Sagan’s Claims his 11th TDF at Valence

Friday, July 20, 2018 – TDF 2018 – Bourg d’Oisans to Valence

Peter Sagan claimed his eleventh stage win at the Tour de France, the third one in the 2018 event, as he outsprinted Alexander Kristoff and Arnaud Démare in Valence. It was a transition stage for race leader Geraint Thomas between the Alps and the uphill finish in Mende which takes place tomorrow.

Geraint Thomas, Team Sky, still holds the Yellow Jersey.

As they approached the finish, teams LottoNL-Jumbo, Trek-Segafredo and Bora-Hansgrohe seized the reins of the peloton in the streets of Valence.

Groupama-FDJ moved to the front with 1 km to go. Without Fernando Gaviria, Philippe Gilbert (Quick Step) tried his luck by himself. Groupama-FDJ brought him back to give Arnaud Démare a good lead out but the Frenchman was overtaken by Sagan (Bora-Hansgrohe) and Alexander Kristoff (UAE Team Emirates).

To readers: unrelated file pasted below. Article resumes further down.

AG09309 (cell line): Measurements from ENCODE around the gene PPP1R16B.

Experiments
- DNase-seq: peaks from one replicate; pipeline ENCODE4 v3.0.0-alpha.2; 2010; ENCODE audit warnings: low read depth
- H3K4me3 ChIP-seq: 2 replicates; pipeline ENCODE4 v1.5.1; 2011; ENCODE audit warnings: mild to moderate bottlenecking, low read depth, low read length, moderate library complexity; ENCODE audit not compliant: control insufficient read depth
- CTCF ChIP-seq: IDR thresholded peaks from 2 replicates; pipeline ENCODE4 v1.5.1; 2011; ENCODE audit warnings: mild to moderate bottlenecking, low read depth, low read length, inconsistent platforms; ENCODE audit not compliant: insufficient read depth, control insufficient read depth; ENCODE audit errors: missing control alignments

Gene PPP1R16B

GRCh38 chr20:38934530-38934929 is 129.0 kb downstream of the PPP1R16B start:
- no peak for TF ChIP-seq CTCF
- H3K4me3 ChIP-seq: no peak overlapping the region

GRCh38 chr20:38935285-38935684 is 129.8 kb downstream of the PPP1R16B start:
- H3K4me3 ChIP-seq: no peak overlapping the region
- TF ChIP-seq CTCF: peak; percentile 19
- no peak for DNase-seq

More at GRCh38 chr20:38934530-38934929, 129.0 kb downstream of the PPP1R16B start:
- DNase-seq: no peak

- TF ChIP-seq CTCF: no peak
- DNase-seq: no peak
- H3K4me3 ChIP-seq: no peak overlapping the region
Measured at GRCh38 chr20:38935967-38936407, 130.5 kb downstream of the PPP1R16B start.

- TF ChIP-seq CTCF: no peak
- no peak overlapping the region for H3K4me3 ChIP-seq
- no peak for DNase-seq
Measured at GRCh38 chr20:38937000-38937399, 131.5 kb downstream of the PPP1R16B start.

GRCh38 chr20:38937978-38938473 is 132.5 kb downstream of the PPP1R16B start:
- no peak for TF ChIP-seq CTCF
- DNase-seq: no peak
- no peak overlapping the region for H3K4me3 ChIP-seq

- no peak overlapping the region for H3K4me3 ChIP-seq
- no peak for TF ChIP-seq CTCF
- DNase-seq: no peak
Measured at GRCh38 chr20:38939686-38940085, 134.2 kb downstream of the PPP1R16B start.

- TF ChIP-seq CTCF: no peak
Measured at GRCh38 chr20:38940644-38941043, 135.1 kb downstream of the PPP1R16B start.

The Slovakian scored his third stage win at the Tour this year, equalling his all-time record. It’s his 42nd stage podium, just as many as Gustave Garrigou, Francis Pélissier and Sean Kelly.

The Details:

Vincenzo Nibali (Bahrain-Merida) was a non-starter due to a broken vertebrae in yesterday’s crash 4 km before the finish at Alpe d’Huez.

Thomas De Gendt (Lotto-Soudal) and Tom Scully (Education First) rode away from the peloton at km 2. Michael Schär (BMC) and Dimitri Claeys (Cofidis) rejoined them at km 29 whereas all other counter attackers were brought back by the pack.

Their maximum advantage was 3’30’’ before the côte de Brié at km 30. De Gendt took 2 KOM points. Bora-Hansgrohe, Groupama-FDJ and UAE Team Emirates worked together at the head of the peloton to maintain a steady gap around two minutes. Lukas Pöstlberger, Tobias Ludvigsson and Darwin Atapuma were their respective riders designated for pulling.

Schär the last man to surrender

The advantage of the leading four was reduced to 55’’ with 55 km to go, 5 km after Scully crested the category 4 côte de Sainte-Eulalie-en-Royans. The peloton strategically didn’t bring the breakaway back too early.

The gap was 30’’ with 30 km to go. De Gendt who won his tenth intermediate sprint of the Tour de France at Saint-Quentin-sur-Isère (km 71) was first to sit up. Schär kept on by himself with 23 km remaining. The Swiss rider was awarded most combative rider of the day, but surrendered 6 km before the line.




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